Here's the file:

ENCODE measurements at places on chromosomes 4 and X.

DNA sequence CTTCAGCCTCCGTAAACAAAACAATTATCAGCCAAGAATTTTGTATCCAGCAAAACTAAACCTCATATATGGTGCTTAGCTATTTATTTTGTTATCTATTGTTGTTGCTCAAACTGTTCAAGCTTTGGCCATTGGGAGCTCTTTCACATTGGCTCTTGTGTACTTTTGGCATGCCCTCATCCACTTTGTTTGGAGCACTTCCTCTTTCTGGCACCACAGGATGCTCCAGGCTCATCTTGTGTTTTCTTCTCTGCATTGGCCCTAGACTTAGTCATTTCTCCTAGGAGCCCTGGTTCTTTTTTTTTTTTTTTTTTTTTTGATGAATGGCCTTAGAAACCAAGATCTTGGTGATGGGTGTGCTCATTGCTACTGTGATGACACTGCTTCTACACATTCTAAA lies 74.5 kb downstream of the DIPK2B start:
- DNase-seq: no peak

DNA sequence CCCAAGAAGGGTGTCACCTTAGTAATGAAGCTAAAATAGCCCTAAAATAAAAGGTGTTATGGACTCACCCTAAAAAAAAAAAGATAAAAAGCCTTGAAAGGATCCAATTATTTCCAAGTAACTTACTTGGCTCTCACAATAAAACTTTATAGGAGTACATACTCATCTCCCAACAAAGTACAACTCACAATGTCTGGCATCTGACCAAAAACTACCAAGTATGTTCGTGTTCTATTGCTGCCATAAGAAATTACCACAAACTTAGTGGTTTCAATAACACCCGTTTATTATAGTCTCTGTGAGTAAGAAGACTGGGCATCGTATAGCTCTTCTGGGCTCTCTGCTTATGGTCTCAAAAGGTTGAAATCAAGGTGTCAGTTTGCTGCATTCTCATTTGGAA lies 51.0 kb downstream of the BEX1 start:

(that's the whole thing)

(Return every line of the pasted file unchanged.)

ENCODE measurements at places on chromosomes 4 and X.

DNA sequence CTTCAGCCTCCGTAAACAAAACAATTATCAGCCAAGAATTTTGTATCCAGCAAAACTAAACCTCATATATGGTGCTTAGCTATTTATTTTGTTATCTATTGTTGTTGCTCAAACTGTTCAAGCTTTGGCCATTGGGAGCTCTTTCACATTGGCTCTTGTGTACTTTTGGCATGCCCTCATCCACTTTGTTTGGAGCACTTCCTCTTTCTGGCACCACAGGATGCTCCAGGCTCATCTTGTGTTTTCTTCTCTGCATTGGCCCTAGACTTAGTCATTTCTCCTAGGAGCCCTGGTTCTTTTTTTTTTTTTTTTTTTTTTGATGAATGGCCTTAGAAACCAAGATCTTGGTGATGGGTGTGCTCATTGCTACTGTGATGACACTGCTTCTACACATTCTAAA lies 74.5 kb downstream of the DIPK2B start:
- DNase-seq: no peak

DNA sequence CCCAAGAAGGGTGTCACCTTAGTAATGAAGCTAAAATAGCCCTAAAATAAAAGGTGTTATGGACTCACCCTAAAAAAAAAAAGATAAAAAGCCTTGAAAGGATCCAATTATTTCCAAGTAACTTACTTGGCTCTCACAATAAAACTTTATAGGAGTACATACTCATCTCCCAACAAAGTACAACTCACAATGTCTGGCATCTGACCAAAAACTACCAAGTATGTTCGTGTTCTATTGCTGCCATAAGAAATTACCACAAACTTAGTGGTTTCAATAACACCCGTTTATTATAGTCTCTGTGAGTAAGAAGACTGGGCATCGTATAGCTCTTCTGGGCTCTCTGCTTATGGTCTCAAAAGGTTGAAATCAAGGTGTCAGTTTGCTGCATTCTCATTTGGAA lies 51.0 kb downstream of the BEX1 start: